During a decade and a half of my regular education the usual way to call students was by their last names. First names can be used in 'chamber' classes: trainings, courses, in-corporative education… When there are 'too many Sashas' several ways exist to resolve the collision: using last names, (full) first names with either patronymics or last names, different forms of the same (first) name — diminutives (which can be many) and a full form. In such cases it’s a matter of a mutual agreement (an explicit one, as a rule) — which form is applied to which person. E. g. a young person can be called
Саша, an older one —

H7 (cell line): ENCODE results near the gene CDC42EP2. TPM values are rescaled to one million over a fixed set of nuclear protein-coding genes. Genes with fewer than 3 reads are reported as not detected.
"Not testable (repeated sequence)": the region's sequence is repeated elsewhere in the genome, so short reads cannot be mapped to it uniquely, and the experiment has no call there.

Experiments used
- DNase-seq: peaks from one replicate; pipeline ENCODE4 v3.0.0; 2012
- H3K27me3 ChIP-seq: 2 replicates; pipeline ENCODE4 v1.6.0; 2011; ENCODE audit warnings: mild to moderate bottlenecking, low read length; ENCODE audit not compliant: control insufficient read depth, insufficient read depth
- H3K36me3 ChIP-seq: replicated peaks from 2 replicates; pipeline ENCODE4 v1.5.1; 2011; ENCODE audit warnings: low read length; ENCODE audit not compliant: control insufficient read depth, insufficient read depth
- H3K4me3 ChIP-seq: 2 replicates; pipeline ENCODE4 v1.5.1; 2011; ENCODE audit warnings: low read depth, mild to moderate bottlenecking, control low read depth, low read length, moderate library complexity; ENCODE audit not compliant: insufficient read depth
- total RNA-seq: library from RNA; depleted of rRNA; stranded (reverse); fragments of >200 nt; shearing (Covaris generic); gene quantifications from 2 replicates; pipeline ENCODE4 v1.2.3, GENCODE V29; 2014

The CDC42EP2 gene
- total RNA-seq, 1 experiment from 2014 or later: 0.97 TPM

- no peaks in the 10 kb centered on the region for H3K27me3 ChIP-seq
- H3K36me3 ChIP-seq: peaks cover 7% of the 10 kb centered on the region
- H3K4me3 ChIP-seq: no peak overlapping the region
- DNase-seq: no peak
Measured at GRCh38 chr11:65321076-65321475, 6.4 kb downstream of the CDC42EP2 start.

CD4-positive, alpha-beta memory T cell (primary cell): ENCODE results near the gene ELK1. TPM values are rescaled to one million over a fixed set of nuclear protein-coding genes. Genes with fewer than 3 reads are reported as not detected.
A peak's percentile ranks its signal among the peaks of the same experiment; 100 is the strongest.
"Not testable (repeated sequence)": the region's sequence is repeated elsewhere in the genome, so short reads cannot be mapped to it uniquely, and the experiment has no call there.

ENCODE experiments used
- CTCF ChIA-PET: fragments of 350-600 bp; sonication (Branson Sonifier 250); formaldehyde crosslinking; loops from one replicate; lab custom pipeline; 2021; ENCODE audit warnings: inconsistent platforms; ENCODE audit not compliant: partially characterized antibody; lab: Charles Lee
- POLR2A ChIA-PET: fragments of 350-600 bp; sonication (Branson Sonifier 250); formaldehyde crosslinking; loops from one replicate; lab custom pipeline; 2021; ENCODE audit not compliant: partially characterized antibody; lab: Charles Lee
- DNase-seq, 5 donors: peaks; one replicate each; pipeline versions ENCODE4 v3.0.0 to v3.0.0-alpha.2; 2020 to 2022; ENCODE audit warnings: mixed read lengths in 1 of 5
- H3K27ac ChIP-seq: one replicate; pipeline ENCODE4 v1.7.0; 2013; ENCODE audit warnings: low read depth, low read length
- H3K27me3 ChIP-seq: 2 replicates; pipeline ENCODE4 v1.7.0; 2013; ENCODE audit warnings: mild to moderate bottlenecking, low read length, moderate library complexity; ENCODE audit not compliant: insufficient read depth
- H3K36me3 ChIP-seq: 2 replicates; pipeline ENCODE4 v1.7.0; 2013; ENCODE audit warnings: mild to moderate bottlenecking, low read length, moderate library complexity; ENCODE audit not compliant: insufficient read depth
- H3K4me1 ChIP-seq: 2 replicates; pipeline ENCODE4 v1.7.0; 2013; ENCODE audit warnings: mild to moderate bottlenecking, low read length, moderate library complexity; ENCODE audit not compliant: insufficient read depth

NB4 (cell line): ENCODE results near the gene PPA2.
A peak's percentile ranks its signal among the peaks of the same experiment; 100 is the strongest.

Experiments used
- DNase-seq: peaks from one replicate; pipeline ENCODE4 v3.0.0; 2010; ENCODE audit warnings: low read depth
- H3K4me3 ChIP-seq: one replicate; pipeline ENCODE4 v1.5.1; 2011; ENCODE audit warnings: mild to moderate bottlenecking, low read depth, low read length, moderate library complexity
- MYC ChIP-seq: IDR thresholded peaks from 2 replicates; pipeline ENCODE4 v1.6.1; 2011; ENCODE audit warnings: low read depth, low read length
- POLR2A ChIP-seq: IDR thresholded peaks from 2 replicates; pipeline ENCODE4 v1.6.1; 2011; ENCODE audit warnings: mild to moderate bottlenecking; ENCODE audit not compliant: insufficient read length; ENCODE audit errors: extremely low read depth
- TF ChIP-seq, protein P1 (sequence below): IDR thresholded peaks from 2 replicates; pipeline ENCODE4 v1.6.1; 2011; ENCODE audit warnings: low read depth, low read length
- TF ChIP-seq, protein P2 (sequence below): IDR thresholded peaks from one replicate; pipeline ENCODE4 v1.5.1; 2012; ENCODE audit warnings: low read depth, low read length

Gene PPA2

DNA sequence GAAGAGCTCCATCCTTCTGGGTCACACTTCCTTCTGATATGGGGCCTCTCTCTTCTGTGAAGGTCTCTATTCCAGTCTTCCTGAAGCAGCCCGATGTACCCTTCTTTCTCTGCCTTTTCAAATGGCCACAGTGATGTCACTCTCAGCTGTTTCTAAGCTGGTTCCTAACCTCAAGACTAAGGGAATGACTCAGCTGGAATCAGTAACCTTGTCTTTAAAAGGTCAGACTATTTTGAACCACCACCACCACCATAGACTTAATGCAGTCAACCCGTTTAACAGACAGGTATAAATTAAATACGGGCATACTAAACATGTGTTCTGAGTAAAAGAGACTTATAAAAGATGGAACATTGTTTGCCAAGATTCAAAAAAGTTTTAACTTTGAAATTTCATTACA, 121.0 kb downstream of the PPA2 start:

BTW using diminutives requires special conditions. Unlike for English Mike, calling a person
Миша instead of full
Михаил Иванович should be sanctioned either by common social practices/conventions or by that
Михаил; in the last case one should be 'granted' to use
Михаил [Иванович] explicitly, no matter the rest of the world uses but
Миша for him. (Perhaps, in this para, I idealized the real world a little to make explanations short.)
Sasha can be used in school but in higher education it would be a special case for me.
NB. I was a student in the previous century. Modern practices can differ, i. e. I admit that now there can exist institutes/universities where Sasha is pretty OK in general but not that old practices disappear.
As for your question proper, diminutive+patronymic can be used — exceptionally, like exotica, probably with a tint of humour, for such combinations can sound like a joke in Russian. [upd] Also it can be used in a pleading manner to seek someone’s assistance, rarely as well.